Saturday, September 13, 2008

The Best Engineering Books According to Mechanical Turk

BoltMy first Mechanical Turk experiment asked for the worker's favorite engineering book. See my previous post for a little more background.

This HIT has not received many responses, but I'm not very surprised. There are still assignments open on Mechanical Turk if you wish to contribute.

I asked the following questions:
  1. What is the title of your favorite book on the subject of Engineering? The book might be your favorite because it is fun to read, because it has great ideas, because it is so useful, or some other reason.
  2. Who is the author of your favorite book on the subject of Engineering? This should be the author of the book you mentioned above.
  3. What engineering specialty does this book apply to? Civil engineering? Software engineering? Engineering in general?
  4. Why is this your favorite engineering book? Is it practical? Entertaining? Or something else?
  5. Do you have any feedback? If you're curious, the results of this survey will likely end up on
Below are the responses I received so far.

Artificial Intelligence (3rd Edition) (A-W Series in Computerscience)

Author: Patrick H. Winston

Specialty: Artificial Intelligence/Software Engineering

Reason: Very well written and covers many topics. I took Prof. Winston's class and this got me interested in the field, and I have since then followed a career path in AI and machine learning.

Civil Engineering Reference Manual for the PE Exam

Author: Michael R. Lindeburg

Specialty: Civil

Reason: It is efficient and practical. Most needed information for general civil engineering issues are included in this book.

Feedback: I will try to remember to check it out. I'm curious how many other relevant turkers there are.

Post-Capitalist Society

Author: Peter Drucker

Specialty: industrial engineering / industrial psychology

Reason: Peter Drucker wrote "The Post Capitalist Society" more than ten years go, just as the Internet was starting to come on line. He was prescient in the view that the information of the world would begin to upwell and then overflow. His discussion of the commodification of information, the need to train people how to search and research, the psychology (and growing frustration and dropping out) of the rapid evolution of society are coming true. The evolution of knowledge work into low, medium, and high skill sets are something I struggle to implement in the IT system architecture and user interfaces I help implement. Seeing information as a new commodity, a product to be processed, sorted, transformed, and handed off to users in a final and finished form on demand is becoming critical to apply process improvement methodologies to the IT world.

Water: The Fate of Our Most Precious Resource

Author: Marq de Villiers

Specialty: Civil Engineering with an emphasis toward our water resource

Reason: Unlike other mundane engineering books, the flow (pardon my pun) of this book is smooth as it describes the various challenges and engineering feats concerning the water industry. In fact, I have lent the book to other friends and family members who are not of an engineering background, but have exactly been left impacted by the central message. It is that central message is sometime that I try to instill to up and coming engineers back at my alumnus school; that the field of engineering is laid out by formulas and pratical sense, but our ultimate work is dictated by social constructs and attitudes. Most people in America expect to have water, which is defined as a luxury, though really it is a resource. Anyway, it is a very enjoyable read.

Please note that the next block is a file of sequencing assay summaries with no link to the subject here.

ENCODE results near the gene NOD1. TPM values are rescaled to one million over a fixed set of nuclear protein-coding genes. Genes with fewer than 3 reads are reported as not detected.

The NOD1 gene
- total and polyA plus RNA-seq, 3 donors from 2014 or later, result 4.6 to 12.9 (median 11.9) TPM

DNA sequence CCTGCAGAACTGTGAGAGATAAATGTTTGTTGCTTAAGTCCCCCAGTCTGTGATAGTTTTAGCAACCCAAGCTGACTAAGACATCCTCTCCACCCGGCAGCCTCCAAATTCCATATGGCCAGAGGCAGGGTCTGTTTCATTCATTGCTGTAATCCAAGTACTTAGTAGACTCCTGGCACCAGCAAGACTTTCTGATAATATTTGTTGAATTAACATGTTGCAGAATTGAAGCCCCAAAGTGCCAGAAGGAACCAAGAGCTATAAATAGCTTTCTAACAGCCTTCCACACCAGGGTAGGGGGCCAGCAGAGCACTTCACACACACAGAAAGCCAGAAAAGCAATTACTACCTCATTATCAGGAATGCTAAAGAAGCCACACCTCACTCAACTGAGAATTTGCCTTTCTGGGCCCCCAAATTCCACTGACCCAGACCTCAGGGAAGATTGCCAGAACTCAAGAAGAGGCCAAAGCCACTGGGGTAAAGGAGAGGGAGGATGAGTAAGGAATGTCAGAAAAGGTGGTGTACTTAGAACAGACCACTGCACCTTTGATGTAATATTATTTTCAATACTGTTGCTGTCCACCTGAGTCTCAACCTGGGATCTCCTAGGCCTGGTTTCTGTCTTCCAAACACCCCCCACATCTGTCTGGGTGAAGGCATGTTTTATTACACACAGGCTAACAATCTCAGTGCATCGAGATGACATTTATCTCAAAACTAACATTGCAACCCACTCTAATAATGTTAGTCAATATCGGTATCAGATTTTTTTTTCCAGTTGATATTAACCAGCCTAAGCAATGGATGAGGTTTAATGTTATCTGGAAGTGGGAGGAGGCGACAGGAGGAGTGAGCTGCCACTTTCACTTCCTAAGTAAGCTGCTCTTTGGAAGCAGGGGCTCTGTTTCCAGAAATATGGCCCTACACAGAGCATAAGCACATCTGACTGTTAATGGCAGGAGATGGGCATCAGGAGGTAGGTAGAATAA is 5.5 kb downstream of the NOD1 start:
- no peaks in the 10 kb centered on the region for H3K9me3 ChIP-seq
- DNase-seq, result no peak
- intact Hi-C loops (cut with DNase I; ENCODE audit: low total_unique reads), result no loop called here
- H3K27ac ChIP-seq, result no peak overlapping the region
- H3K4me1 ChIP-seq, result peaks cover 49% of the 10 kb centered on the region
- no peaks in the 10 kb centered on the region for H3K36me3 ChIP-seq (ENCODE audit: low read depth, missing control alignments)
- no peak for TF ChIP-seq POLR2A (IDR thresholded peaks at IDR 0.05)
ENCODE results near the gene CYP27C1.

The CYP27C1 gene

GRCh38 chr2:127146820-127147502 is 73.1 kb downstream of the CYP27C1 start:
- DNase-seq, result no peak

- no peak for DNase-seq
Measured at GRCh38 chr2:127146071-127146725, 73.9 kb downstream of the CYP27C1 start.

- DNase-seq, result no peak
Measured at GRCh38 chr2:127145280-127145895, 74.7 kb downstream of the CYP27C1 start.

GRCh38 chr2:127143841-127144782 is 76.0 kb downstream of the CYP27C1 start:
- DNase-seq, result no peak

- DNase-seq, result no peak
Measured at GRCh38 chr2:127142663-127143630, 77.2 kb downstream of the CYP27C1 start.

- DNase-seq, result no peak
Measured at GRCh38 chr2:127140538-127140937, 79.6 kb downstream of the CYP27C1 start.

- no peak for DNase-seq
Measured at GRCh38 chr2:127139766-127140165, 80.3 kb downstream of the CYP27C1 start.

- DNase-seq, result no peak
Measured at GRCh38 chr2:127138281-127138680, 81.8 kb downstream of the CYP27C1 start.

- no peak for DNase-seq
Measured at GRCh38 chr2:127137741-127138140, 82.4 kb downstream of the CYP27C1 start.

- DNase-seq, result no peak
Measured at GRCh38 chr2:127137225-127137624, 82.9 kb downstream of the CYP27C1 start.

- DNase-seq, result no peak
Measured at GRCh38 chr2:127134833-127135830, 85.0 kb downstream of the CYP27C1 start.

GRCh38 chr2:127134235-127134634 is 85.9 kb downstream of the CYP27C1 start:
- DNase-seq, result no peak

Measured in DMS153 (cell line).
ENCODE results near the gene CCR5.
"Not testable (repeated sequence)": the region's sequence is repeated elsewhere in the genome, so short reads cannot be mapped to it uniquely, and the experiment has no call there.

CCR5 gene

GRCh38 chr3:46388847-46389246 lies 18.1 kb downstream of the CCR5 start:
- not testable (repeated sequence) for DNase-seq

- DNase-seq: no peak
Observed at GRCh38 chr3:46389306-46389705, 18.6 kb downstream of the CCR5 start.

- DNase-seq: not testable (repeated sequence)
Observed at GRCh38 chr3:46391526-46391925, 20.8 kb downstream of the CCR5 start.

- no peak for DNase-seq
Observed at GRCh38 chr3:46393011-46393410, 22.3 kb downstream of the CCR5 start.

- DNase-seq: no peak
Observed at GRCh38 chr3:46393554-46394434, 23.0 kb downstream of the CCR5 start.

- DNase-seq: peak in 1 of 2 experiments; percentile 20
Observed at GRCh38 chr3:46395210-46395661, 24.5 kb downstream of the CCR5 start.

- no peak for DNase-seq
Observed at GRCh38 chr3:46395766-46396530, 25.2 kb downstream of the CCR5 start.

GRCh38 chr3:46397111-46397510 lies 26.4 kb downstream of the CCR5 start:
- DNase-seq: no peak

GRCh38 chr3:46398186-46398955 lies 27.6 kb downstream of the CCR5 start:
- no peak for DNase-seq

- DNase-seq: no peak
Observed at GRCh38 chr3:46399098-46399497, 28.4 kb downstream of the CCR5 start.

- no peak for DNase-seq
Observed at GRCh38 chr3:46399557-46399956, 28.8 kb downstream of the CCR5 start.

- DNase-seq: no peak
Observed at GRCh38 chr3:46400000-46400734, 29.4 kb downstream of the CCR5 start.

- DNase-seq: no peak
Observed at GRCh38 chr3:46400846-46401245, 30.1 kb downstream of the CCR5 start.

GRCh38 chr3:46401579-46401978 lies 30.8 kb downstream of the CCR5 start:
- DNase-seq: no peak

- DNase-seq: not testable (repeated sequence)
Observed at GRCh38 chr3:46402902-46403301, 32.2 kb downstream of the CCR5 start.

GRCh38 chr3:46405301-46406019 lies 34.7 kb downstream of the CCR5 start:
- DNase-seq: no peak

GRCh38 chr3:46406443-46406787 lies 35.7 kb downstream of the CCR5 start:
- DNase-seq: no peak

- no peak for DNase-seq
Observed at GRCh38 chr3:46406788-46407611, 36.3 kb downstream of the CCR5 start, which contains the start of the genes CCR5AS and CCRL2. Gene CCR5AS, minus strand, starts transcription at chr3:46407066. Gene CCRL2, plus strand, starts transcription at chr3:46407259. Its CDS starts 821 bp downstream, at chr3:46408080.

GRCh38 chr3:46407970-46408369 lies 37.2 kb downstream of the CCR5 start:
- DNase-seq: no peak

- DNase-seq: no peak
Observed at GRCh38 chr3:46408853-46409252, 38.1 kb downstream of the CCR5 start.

Feedback: Good luck finding engineering books, they are certaintly rare, or at least those which are a good read.

* You can help me and my publisher by buying the book using These links. In association with Amazon.

Sunday, September 7, 2008

Project Turk

Red FezI was reminded of Amazon's Mechanical Turk a few weeks ago by a story on Boing Boing. In the article, a passenger stranded at Dulles used Mechanical Turk to collect stories and illustrations about cats. He later turned the stories into a book he sold on Blurb.

It seemed like a fantastic idea to me. I wondered how I could use the power of the Turk's hive mind to improve my life. Project Turk was born. Let's see if Mechanical Turk can help me live a better and richer life.

The first idea I settled on was to ask engineers what their favorite engineering book was. I'm a big reader. Perhaps it would be fun or inspiring to read a book from a different engineering field.

To start, I created a qualification to act as a prerequisite to the HIT. This basically amounts to a quick survey that established that the worker was an engineer or engineering student. Once a worker gets the qualification, he or she can perform any HIT (Human Intelligence Task) requiring it.

Next, I created the HIT itself, which pays a few cents in exchange for the name of a favorite engineering book. So far I've only received three responses in the past few days. I'm not too surprised; how many engineers would operate on the worker side of Mechanical Turk? I'm going to give it more time to collect data.

The next HIT I created requires no qualification except that the worker live in the US. I'm asking folks about the habits that drive them crazy, and their own worst habits. It's only been online a few hours and already I have 18 responses.There are a few really interesting themes developing. I'll probably post the results in a few days.